As a founding member of The Conversation Canada, the Queen’s research community has embraced the platform as a unique tool for sharing their research expertise and engaging with the media, producing more than 225 articles with 3.5 million reads over the last two years.

Recently, Roberta Lamb (Education and Music) and Robbie MacKay (Dan School of Drama and Music) provided an analysis of how music played and shared during isolation demonstrates how the arts connect us and builds community.  In his 7 tips we can learn from hockey, Stephen Archer (Medicine) outlined how lessons learned from Canada’s favourite game can offer wisdom during the pandemic.

PhD candidate Korey Pasch (Political Studies) looked at how coronavirus is fueling mistrust, fear, and racism, similar to experiences with other diseases, such as Ebola and SARS viruses. The Canada Research Chair in Economy and Environment, Kyla Tienhaara (School of Environmental Studies) provided commentary on the need for governments to consider a full green stimulus to combating the ecological crisis that is pending.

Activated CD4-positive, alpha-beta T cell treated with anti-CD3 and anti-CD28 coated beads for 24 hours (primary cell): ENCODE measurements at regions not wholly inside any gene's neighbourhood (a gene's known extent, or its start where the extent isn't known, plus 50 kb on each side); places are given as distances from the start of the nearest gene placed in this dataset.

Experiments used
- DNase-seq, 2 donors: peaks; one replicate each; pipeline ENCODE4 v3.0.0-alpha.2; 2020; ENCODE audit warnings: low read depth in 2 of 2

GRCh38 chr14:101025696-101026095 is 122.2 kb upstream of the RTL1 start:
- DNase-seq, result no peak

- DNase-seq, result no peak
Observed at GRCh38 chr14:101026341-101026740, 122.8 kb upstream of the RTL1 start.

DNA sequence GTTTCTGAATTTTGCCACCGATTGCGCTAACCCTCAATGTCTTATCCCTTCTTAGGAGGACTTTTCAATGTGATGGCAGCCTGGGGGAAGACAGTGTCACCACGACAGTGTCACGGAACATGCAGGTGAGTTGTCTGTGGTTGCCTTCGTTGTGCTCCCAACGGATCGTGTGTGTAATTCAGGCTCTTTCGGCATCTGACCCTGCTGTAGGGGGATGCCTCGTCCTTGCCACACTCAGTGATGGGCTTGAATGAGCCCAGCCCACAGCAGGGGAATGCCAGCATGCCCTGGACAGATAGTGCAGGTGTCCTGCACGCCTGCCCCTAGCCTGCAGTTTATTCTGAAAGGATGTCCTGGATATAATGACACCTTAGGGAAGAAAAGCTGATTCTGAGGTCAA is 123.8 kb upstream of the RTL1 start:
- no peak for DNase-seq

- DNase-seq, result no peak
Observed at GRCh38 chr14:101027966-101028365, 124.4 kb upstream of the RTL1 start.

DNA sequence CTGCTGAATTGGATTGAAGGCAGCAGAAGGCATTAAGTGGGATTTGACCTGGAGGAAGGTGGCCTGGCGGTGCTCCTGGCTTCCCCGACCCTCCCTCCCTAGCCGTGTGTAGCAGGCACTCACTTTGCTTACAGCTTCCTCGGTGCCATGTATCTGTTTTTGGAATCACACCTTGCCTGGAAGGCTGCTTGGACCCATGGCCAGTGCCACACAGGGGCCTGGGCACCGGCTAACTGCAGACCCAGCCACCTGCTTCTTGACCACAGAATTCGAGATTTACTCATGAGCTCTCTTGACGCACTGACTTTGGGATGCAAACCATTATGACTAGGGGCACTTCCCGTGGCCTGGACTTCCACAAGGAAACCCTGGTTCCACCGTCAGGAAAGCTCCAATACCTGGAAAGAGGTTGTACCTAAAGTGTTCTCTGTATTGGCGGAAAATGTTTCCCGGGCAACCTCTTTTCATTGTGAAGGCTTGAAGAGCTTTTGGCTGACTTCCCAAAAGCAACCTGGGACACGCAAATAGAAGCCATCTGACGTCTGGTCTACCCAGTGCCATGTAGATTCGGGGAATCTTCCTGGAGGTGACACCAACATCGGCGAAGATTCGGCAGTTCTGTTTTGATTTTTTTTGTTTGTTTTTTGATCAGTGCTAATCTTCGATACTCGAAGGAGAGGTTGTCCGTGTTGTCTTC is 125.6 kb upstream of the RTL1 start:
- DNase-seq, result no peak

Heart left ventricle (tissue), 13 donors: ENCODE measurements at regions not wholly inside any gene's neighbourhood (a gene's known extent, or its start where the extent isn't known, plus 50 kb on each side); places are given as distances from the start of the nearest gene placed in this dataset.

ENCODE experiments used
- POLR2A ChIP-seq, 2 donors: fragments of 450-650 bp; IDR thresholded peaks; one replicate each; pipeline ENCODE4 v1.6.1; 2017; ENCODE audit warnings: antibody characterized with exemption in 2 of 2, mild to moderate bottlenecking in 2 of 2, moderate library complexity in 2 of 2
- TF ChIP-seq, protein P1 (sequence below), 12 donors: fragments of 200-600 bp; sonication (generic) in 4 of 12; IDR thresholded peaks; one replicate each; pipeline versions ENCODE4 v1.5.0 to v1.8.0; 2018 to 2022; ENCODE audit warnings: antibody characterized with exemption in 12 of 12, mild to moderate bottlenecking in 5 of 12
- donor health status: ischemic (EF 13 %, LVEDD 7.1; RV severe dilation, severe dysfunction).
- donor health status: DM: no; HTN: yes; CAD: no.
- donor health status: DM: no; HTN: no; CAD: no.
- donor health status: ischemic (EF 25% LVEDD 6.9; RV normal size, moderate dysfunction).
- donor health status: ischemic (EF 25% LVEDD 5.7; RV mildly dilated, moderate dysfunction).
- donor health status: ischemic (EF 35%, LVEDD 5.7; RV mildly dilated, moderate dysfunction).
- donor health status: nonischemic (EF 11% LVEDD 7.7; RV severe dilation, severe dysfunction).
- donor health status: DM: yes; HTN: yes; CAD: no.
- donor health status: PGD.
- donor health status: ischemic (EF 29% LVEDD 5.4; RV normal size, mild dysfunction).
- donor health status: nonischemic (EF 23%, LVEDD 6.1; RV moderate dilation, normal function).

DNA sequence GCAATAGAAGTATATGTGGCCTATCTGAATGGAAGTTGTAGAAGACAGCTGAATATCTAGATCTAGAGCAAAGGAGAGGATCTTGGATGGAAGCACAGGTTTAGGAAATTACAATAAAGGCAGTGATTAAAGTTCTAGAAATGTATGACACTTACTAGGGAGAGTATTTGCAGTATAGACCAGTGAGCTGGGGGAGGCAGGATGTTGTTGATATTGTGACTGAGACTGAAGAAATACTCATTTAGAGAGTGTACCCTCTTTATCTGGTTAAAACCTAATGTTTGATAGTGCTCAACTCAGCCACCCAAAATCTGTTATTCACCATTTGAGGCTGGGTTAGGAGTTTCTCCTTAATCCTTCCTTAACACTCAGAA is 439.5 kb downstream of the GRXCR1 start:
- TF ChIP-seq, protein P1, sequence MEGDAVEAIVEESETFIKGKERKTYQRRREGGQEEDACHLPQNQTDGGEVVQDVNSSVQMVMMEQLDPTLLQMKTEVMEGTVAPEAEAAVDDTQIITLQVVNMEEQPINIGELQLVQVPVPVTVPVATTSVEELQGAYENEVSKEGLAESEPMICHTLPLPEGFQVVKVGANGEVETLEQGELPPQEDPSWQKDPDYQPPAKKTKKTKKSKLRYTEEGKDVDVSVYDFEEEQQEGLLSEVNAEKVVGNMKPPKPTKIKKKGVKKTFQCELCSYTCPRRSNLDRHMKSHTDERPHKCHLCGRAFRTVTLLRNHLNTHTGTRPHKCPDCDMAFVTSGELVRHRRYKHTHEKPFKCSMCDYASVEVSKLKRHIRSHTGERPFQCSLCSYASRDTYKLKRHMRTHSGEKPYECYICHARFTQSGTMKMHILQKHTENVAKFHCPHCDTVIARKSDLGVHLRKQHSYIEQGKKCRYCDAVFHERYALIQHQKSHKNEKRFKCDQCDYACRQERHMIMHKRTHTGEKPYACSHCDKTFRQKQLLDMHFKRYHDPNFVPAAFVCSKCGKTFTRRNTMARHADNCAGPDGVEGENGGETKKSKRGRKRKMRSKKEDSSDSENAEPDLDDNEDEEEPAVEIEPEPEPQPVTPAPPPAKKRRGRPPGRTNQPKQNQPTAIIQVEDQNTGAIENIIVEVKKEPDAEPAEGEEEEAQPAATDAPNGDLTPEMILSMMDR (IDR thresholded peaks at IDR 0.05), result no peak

Call-to-action for researchers

“Canadians and global citizens are looking for answers and advice that is fact-based and that they can trust,” says Kimberly Woodhouse, Interim Vice-Principal (Research). “This is where the Queen’s research community can take a leadership role. Across disciplines, we have research expertise that can be mobilized and applied.”

The University Relations team is looking for research experts who can help us to understand the virus, its spread and its variable impacts. If you are interested in becoming a media expert or in writing for The Conversation Canada, please contact Melinda Knox, Associate Director, Research Profile and Initiatives at knoxm@queensu.ca or Anne Craig, Media Relations Officer, at anne.craig@queensu.ca.

Queen’s celebrates swearing-in of 65 new Canadians

New Canadians and Black History Month feted during community roundtable and formal ceremony hosted by Queen’s and the Institute for Canadian Citizenship.

  • After taking their oath of citizenship, new Canadians were congratulated by Judge Marie Senécal-Tremblay, Queen's Elder-in-Residence Wendy Phillips, Principal Patrick Deane, Associate Vice-Principal Stephanie Simpson, and ICC Managing Director Amy Matchen.
    After taking their oath of citizenship, new Canadians were congratulated by Judge Marie Senécal-Tremblay, Queen's Elder-in-Residence Wendy Phillips, Principal Patrick Deane, Associate Vice-Principal Stephanie Simpson, and ICC Managing Director Amy Matchen.
  • New Canadians crossed the stage to sign and receive their certificates of citizenship.